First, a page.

Vehicle tax and DVLA scam emails

Letters from the DVLA

Your vehicle tax payment hasn’t suddenly failed – it’s a scam email designed to capture sensitive information via a fake website. Here’s how to spot fake vehicle tax emails posing as the DVLA and GOV.UK.

The Driver and Vehicle Licensing Agency (DVLA) has been battling scam messages pretending to be from the department for years. At the end of 2020, it released a number of examples of phishing emails after a 531% increase in reports of email scams. And the fraud attempts continue.

But this type of scam remains persistent due to its simplicity. These straightforward text-based emails are designed to mimic the style of a genuine DVLA communication. And they could end up catching people out before they’ve picked up on the signs. Here’s how to spot a scam.

Free Look After My Bills money-saving email

What do fake DVLA / vehicle tax emails look like?

Whether it’s phishing emails, texts or cold calls, scammers want to tell you just enough to make you panic and take action quickly.

In this first example, the subject line reads ‘Your latest vehicle tax payment has failed’ and provides a fake reference number alongside it.

An example DVLA scam email

The scammers have ensured that their ‘name’ is set to appear as GOV.UK. As such, when this email lands in your inbox, you’ll only see the supposed sender alongside the convincing subject line.

This may be enough to cause some people to feel they must take action quickly. Therefore, they may miss the following key points:

  1. The email address it’s been sent from has nothing to do with GOV.UK or the DVLA.
  2. The message simply refers to the recipient by whatever their email address happens to be – information the scammers clearly already possess which can be automated.
  3. The URL given is not a genuine GOV.UK or DVLA website – it’s been invented by the sender and designed to appear genuine.

This second example follows a similar pattern, but instead places the emphasis on your car ‘no longer’ being taxed, rather than payment failures in the subject line. Again, this is just another variation on wording with the goal being to cause panic.

A DVLA scam email claiming your vehicle is no longer taxed

The scammers are relying on you being in too much of a rush to check the communication thoroughly. Again, it links to a site that has nothing to do with GOV.UK or the DVLA, and has been designed to appear genuine.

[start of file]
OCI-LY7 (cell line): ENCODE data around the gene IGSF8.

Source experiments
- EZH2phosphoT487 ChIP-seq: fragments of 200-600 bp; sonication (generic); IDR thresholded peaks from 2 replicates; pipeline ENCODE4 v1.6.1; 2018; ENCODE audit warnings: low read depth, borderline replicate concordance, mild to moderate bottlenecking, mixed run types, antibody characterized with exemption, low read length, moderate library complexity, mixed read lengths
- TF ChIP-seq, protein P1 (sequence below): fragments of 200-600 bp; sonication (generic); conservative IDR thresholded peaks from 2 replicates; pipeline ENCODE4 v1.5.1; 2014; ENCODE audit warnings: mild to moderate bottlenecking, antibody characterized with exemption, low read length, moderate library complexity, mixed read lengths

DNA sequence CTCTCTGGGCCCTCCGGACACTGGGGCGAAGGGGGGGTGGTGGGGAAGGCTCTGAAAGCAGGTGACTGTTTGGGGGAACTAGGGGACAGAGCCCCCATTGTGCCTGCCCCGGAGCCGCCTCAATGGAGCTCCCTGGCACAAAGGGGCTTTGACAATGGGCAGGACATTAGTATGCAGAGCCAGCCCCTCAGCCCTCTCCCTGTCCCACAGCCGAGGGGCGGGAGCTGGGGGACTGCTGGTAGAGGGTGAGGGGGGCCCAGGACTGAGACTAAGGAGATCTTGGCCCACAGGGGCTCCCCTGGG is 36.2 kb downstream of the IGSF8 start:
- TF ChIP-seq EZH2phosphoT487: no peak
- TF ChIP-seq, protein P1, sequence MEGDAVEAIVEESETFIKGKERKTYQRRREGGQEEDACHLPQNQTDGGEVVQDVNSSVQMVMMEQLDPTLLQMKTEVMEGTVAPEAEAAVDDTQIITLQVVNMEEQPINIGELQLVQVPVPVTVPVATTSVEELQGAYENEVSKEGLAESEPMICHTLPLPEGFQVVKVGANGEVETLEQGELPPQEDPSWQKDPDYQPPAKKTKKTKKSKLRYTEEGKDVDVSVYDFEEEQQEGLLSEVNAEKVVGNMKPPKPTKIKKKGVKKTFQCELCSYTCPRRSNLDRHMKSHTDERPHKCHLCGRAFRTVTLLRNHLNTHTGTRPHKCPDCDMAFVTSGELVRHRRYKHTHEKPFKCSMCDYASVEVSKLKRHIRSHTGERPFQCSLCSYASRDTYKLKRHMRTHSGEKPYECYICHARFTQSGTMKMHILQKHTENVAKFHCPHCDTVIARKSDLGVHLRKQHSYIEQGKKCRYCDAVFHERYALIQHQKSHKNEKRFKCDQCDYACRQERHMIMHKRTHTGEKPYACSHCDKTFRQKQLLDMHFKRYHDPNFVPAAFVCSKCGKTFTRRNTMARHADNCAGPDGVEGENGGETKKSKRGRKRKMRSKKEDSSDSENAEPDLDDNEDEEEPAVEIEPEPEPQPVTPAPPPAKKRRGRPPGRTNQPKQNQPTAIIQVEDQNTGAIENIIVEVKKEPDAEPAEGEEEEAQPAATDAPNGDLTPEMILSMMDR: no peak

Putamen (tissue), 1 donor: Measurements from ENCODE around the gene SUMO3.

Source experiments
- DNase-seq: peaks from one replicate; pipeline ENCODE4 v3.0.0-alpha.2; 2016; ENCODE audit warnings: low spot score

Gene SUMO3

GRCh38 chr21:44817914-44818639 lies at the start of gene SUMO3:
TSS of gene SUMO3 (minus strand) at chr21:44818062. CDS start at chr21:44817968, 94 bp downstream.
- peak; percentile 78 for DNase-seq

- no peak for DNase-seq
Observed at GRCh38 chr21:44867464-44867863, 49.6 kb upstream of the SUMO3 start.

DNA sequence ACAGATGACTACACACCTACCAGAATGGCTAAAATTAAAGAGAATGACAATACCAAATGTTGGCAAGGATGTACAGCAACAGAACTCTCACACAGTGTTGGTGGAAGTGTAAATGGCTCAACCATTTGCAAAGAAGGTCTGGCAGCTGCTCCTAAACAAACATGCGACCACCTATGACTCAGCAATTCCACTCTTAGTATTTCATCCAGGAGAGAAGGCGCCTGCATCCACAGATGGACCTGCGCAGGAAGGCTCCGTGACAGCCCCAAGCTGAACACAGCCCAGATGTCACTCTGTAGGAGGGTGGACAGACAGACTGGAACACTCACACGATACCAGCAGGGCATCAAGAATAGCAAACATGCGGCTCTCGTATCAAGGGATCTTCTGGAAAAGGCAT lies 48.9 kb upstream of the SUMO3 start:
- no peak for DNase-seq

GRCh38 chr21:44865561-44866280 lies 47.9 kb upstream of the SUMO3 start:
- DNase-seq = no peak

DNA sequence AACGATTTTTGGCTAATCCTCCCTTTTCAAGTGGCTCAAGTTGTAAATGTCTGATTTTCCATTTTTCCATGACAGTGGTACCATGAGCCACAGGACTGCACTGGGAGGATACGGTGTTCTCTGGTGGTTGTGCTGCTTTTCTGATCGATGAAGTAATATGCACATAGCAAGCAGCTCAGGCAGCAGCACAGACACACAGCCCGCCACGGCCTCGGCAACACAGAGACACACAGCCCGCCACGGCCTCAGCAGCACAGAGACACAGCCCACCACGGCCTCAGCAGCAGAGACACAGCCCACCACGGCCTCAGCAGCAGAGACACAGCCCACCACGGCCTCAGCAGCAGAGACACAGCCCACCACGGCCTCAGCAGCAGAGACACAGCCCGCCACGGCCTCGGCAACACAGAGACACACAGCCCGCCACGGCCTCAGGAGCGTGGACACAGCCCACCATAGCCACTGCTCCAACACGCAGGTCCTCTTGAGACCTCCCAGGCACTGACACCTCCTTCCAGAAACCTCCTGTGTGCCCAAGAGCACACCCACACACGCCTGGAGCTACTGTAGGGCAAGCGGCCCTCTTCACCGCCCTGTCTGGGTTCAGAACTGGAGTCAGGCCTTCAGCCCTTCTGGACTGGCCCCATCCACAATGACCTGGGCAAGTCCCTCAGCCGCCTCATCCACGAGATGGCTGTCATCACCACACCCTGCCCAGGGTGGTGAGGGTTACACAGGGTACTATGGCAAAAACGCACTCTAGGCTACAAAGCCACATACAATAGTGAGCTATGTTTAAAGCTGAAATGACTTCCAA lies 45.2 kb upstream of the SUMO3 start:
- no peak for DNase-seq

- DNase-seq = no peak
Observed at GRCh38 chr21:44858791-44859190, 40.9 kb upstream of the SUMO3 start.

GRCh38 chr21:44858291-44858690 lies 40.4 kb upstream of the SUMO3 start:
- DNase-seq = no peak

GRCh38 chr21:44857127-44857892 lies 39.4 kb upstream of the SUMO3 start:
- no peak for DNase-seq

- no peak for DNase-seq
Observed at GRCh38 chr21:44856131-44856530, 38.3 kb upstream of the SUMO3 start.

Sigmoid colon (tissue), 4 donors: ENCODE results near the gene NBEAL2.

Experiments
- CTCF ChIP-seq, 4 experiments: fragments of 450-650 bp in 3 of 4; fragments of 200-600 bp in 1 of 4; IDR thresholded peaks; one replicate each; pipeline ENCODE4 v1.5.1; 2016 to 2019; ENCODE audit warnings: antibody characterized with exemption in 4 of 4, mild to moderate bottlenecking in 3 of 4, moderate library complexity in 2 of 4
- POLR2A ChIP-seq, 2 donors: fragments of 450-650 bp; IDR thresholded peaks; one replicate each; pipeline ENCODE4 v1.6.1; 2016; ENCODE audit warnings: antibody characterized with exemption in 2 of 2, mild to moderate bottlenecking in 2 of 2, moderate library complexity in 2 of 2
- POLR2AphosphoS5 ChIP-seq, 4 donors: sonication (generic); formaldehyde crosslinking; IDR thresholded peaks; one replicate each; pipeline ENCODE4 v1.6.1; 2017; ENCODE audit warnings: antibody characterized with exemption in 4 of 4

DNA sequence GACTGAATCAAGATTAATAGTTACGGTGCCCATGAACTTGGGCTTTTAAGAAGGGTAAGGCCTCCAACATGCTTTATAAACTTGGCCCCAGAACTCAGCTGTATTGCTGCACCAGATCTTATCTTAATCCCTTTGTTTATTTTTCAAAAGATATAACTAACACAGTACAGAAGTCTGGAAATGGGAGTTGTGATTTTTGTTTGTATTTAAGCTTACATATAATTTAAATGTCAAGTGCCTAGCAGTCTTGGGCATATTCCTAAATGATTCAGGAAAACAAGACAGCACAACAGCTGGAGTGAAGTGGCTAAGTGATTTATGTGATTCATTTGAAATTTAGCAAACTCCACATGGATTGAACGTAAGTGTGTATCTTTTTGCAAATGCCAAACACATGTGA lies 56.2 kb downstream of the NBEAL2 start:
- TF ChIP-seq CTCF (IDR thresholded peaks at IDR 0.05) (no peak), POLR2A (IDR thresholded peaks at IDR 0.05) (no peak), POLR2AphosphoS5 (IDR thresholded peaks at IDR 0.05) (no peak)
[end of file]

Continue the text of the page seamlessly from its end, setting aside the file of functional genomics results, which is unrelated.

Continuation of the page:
Fortunately, in both these cases, the recipient’s spam filter has done its job and sent both of these to the junk folder. But even then, the convincing sender and subject lines could make you look twice when searching through your emails.

I think I’ve fallen for a DVLA scam. What should I do?

Contact your bank immediately to let it know what’s happened if you think you’ve given sensitive information to fraudsters, particularly card or banking details.

Most banks use the Stop Scams UK scheme, so that should be your first port of call. Get in touch by calling the 159 hotline. Otherwise, use your bank’s official fraud hotline.

The bank should work with you to cancel your card and help get your money back.

What should I do with fake DVLA emails?

Fake emails purporting to be from any government department, organisation or brand can be reported to the National Cyber Security Centre on [email protected].

The fake websites they link to can then be investigated and removed to help prevent anyone from falling victim.

How do I know if a DVLA email is genuine?

The DVLA states that it will never send emails that ask you to confirm your personal details or payment information.

You should only use the GOV.UK site when interacting with the DVLA online. Double-check this when you enter in order to be 100% sure you’ve been directed to the official site, which is:

You should also be wary of misleading third-party sites that charge extra fees in order to ‘help’ you apply for a driving licence or tax your vehicle. These are completely unnecessary and are charging for services the official GOV.UK site offers for free.

If you’re ever unsure about any communication you’ve received, take a moment to separate yourself from it and contact the DVLA yourself via its official channels. If there are issues with your vehicle tax then you’ll be able to resolve them away from an unsolicited email.